Thursday, May 22, 2008

Prediction market naysayers should learn from the recent NBA Draft

In the NBA Draft, 9 teams are selected to participate in a "lottery" to see who gets the first 9 picks. The 9 teams selected to participate are the ones that ended the season with the 9 worst records. The team with the worst record (Miami in this case) is given the highest probability to win the lottery (done with ping pong balls) and the team with the 9th worst record has the lowest probability of winning.

In this year's draft, the team with the 9th worst record was the Chicago Bulls. Going in to the lottery process, the Bulls were given less than a 2% chance of winning the lottery. A couple days ago, representatives from the 9 teams gathered to participate in the lottery process and low and behold, Chicago "beat the odds" and won the lottery. They now have the first pick in the draft coming up next month.

This improbable event is an excellent lesson for those who write off prediction markets as being "wrong." To say this, as a recent article in Wired did, about some political markets, shows a fundamental misunderstanding of the simple lessons of probability that are at play in a prediction market and were illustrated so nicely in the NBA draft.

In a prediction market, unless an answer is worth $0, we can never say the crowd thinks that answer CANNOT happen, only that there is a low probability of it happening. Similarly even if a stock is worth $95 (95% chance of answer happening) we cannot say that answer will occur for sure because there is still a 5% chance other answers could occur.

If you really want to judge prediction markets on their merits, you have to look at the number of times an answer occurred according to the probabilities assigned by the crowd. For example, for answers that ended with a price of $10, that answer should have only occurred 10% of the time. For answers that ended with a price of $90, that answer should have occurred 90% of the time. Only by looking at many markets in aggregate can you say whether your prediction marketplace is "accurate" or not.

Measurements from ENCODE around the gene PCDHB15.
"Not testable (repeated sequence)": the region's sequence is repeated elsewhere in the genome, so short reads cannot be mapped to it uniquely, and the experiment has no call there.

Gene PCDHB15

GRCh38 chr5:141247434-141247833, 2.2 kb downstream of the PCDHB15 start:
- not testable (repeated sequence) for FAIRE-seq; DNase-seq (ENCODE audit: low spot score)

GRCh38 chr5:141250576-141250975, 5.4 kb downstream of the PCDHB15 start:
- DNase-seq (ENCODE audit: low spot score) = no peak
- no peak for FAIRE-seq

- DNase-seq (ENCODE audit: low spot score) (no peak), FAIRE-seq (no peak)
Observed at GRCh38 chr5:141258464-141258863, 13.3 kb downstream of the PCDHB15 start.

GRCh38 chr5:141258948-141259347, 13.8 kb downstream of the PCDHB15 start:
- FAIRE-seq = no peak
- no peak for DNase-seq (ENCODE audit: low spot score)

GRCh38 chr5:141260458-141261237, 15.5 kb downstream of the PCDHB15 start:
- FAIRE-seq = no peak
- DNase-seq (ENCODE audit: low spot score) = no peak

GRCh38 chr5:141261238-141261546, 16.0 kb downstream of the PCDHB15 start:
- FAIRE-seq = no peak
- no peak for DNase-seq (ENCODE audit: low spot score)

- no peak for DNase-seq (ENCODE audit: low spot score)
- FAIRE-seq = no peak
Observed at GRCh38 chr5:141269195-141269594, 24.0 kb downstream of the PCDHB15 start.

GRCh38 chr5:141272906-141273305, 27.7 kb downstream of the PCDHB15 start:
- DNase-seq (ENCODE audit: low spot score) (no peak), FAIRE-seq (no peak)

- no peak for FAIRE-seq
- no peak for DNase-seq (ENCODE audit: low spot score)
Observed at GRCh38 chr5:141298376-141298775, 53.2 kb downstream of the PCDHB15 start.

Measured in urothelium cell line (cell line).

This is also why we advise our clients that prediction market results should serve as inputs to decision making. The results from a market are only providing a range of probabilities of various answers occurring versus serving as a crystal ball to definitively predict the future.

Nate recently presented at a CFO's conference here in Chicago put on by the Corporate Executive Board. In preparing for his presentation he created some nifty graphs showing how Inkling has done across all its markets. He's going to post those in the next few days and you'll be able to see Inkling's comprehensive market performance.

Monday, May 05, 2008

New look, new brand

In the next few days we will be launching a complete re-design of the user-interface of the Inkling Markets platform. This is the fourth time we have fundamentally changed our UI and I'm sure there will be many more rounds to come. We don't believe in versions, only constant iteration.

The current look we have now has served us quite well but based on some new functionality we will be introducing in the coming months, it was time for a change. Specifically, we had a few design goals for this iteration:

  • Remove the sidebar to give more room for a newly designed dashboard and other features we are working on
  • Introduce a new color palette to match the new logo we're also introducing shortly
  • Modify the layout to accentuate the growing trend in widescreen displays
  • Gain additional flexibility for when we customize the look and feel for our clients
  • Reduce the number of clicks for most administrative tasks
  • Stay ahead of the burnout curve on the traditional "web 2.0" look of rounded corners and pastels :)

Not wanting to introduce too much change at once, we did not alter the fundamentals such as how trading is performed. Everything may look a little different but it functions the same way.

Here is a screenshot of the new marketplace dashboard:

In addition to the new look and feel of the application, we've re-designed our logo. We'll miss the little people that have been with us since we started the company, but it was ultimately time to retire them. We feel our new logo still conveys a diversity of voices coming together, albeit a bit more abstractly, while at the same time distinguishing us from those who had begun to use similar marks. This new logo also works much better on paper because all the shadowing and 3-d effects are 86'd. This was important as we are increasingly participating in conferences and workshops and often have paper handouts or presentations.

We're always open to feedback so please let us know what you think about the upcoming changes!